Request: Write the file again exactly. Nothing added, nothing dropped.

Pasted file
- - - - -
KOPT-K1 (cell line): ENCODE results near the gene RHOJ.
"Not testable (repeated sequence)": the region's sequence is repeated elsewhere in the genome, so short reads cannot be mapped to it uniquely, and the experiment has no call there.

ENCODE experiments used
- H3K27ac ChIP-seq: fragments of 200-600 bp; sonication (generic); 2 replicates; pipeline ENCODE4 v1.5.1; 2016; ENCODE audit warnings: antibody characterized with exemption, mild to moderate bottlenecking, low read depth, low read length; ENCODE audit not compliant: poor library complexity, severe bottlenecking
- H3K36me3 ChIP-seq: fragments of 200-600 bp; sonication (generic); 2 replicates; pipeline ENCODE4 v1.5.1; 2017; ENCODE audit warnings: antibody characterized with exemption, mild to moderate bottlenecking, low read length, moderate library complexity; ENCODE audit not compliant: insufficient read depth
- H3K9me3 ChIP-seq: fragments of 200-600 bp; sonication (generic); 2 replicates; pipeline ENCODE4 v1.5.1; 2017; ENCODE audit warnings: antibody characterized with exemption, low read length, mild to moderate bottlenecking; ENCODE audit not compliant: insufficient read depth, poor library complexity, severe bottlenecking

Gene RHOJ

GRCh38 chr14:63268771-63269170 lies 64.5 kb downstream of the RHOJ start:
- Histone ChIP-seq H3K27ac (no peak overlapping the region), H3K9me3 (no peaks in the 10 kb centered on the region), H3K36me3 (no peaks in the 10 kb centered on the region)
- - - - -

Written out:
KOPT-K1 (cell line): ENCODE results near the gene RHOJ.
"Not testable (repeated sequence)": the region's sequence is repeated elsewhere in the genome, so short reads cannot be mapped to it uniquely, and the experiment has no call there.

ENCODE experiments used
- H3K27ac ChIP-seq: fragments of 200-600 bp; sonication (generic); 2 replicates; pipeline ENCODE4 v1.5.1; 2016; ENCODE audit warnings: antibody characterized with exemption, mild to moderate bottlenecking, low read depth, low read length; ENCODE audit not compliant: poor library complexity, severe bottlenecking
- H3K36me3 ChIP-seq: fragments of 200-600 bp; sonication (generic); 2 replicates; pipeline ENCODE4 v1.5.1; 2017; ENCODE audit warnings: antibody characterized with exemption, mild to moderate bottlenecking, low read length, moderate library complexity; ENCODE audit not compliant: insufficient read depth
- H3K9me3 ChIP-seq: fragments of 200-600 bp; sonication (generic); 2 replicates; pipeline ENCODE4 v1.5.1; 2017; ENCODE audit warnings: antibody characterized with exemption, low read length, mild to moderate bottlenecking; ENCODE audit not compliant: insufficient read depth, poor library complexity, severe bottlenecking

Gene RHOJ

GRCh38 chr14:63268771-63269170 lies 64.5 kb downstream of the RHOJ start:
- Histone ChIP-seq H3K27ac (no peak overlapping the region), H3K9me3 (no peaks in the 10 kb centered on the region), H3K36me3 (no peaks in the 10 kb centered on the region)